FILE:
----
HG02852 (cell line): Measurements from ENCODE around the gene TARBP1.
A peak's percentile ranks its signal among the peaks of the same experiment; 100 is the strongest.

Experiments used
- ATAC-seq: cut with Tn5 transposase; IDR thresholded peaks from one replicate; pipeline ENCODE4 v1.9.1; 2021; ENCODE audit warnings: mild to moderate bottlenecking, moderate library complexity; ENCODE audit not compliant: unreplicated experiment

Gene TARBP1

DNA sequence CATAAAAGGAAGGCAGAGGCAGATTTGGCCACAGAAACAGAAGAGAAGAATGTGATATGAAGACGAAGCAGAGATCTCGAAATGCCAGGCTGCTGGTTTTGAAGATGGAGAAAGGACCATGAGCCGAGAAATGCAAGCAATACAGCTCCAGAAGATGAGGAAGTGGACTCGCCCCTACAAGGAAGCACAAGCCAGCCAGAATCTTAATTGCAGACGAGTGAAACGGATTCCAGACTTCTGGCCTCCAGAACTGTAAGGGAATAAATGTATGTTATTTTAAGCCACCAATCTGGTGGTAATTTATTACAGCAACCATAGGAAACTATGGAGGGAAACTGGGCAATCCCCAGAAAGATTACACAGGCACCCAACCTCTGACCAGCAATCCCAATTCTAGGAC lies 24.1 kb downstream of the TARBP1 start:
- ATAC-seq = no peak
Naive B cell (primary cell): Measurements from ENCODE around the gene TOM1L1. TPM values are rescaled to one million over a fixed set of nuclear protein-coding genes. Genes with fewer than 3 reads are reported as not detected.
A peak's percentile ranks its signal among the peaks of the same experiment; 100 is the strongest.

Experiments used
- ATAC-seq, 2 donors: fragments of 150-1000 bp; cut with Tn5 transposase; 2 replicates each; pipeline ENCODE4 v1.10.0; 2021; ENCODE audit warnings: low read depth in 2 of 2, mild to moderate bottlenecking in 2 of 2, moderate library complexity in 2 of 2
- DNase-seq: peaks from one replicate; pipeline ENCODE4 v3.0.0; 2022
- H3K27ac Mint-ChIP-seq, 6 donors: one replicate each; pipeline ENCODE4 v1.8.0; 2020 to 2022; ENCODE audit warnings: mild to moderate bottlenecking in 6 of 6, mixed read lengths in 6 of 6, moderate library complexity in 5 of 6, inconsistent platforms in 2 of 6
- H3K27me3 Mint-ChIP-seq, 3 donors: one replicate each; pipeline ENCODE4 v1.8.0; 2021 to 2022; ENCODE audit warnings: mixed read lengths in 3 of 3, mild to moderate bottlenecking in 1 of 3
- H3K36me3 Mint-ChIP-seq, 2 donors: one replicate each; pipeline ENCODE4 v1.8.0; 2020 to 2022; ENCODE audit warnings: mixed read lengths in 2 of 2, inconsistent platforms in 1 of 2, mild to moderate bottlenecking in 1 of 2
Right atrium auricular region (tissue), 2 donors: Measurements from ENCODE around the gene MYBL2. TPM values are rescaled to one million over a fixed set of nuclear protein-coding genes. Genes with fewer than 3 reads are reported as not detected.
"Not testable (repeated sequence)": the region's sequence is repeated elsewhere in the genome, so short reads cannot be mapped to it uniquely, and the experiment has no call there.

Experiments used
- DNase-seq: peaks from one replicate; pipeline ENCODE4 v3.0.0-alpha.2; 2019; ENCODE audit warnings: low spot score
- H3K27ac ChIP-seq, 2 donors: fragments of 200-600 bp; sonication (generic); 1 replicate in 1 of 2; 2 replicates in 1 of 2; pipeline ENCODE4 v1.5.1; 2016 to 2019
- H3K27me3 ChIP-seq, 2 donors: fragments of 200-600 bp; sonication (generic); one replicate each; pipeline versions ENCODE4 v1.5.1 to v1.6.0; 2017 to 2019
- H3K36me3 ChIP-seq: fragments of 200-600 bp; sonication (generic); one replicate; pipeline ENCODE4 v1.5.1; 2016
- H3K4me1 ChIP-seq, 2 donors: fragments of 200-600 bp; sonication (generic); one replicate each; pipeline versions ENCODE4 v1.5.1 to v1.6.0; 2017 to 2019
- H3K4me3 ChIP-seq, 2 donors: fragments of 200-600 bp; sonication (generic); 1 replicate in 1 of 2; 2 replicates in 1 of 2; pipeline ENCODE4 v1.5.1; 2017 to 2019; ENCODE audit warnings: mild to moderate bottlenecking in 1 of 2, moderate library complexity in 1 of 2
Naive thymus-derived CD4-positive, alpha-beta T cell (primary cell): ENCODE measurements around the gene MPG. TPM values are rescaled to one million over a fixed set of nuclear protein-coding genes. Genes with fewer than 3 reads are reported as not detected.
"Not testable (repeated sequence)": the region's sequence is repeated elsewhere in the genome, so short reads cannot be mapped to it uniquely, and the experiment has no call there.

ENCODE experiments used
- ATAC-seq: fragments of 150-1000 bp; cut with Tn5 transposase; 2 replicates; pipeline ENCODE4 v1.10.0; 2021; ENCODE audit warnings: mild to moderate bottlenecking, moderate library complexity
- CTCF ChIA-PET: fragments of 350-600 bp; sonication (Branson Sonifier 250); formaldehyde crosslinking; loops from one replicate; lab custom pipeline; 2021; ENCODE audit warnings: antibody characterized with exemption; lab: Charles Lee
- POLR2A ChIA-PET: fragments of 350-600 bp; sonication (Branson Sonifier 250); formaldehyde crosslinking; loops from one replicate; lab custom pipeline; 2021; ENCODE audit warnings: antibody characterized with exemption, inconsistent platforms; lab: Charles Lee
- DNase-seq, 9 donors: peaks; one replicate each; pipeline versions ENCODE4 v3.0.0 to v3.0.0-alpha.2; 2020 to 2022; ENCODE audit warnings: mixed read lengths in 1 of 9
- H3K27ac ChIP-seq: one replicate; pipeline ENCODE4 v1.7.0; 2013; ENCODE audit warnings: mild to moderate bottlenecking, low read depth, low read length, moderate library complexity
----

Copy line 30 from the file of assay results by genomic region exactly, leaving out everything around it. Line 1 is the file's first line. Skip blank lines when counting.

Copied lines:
- POLR2A ChIA-PET: fragments of 350-600 bp; sonication (Branson Sonifier 250); formaldehyde crosslinking; loops from one replicate; lab custom pipeline; 2021; ENCODE audit warnings: antibody characterized with exemption, inconsistent platforms; lab: Charles Lee